Wednesday, June 23, 2010

AG #3 - ISO Standard Stout - Kegging & Bottling

So I finally got around to kegging and bottling my ISO Standard Stout. This beer sat in primary for 11 days, and had fermented down to 1012. Slightly lower than my target gravity of 1014, however this is no harm as it will make the beer less sweet and a little bit dryer. The ABV came in at a very sessionable 4.02% and so this should make a good session beer to have on tap over the coming month.

Due to the fact that in the main I keg my beers, I always find that I do not have any bottles on hand for tastings or to give to friends or family. With this in mind I decided to make a larger brew than I have previously and so after fermentation I had a full 25 litres, this meant that I could fill a corny keg and still have enough for 13 or 14 500ml bottles.

Bottles in an old fermenter getting
the starsan treatment
First thing that needed to be done was to sanitise the bottles and keg I would be using. Many people describe an arduos and multi-step process to cleaning and sanitising their bottles, life is too short, and so I have a pretty simple and easy system. After a bottle has been poured it gets a rinse in cold water to remove any yeast or debris, it then sits in the kitchen until a few bottles have built up, all the bottles then get a wash in the sink with hot water and then they are thoroughly rinsed, drip dried and put away until bottling day. On bottling day they get a quick check to make sure they are clean and then they get the starsan treatment. After being submerged in starsan solution they are emptied and filled straight away. There is no need to rinse the bottles after using starsan, also you will notice there will be some foam left in the bottle from the starsan solution, you don't need to worry about this foam, it will not effect that taste of your beer.

Fill the keg from the bottom in order to
minimise the risk of oxidising the beer.
After all of the sanitation comes the filling of your keg and bottles. On this particular day I had a problem with not having the right tubing to connect to the tap on my fermenter and so I ended up using an auto-syphon and improvising a bottling wand at the end of this. It worked very well and in no time at all I had 13 x 500ml bottles ready to be capped (the caps, capper, bottling wand etc all have to be cleaned and sanitised prior to use). Next was the kegs turn, the end of the syphon tubing is placed at the bottom of the keg and the beer is racked. It is important not to oxidise the beer at this stage and so this is why the end of the tube is placed at the bottom of the keg. Once the keg is full the lid is put on and the keg is given a few bursts of CO2 in order to make sure that the lid forms a proper seal. Once this has been done you can leave the beer to condition for a week or more at room temperature or just place straight in your keggerator. Before force carbonation it is important to leave the keg in the keggerator for a few days before commencing carbonation, as cold beer will carbonate a lot quicker than beer that is at room temperature.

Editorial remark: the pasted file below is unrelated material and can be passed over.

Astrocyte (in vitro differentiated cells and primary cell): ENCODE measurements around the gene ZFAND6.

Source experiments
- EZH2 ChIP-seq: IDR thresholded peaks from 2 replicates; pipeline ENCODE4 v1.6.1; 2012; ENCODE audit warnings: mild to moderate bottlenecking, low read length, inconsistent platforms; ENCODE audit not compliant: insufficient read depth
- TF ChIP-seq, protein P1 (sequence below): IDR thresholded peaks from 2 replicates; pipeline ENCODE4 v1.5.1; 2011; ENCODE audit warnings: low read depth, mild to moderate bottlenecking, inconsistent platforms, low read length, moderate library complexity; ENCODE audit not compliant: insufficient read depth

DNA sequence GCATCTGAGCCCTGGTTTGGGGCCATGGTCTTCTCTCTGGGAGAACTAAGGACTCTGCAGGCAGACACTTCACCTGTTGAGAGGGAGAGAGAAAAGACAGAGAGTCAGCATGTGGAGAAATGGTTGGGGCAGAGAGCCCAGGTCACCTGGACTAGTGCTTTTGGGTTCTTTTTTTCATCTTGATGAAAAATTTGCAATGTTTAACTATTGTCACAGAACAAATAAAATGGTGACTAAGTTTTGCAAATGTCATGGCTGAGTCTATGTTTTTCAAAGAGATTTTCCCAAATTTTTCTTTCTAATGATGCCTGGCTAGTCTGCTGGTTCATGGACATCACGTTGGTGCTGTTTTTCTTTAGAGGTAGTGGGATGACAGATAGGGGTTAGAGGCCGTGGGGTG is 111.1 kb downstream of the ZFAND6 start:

Last but not least it is time to design some labels for my bottles. I was never good at art and so my labels are nothing special, however it adds to the whole process. Here is what I came up for ISO Standard Stout:

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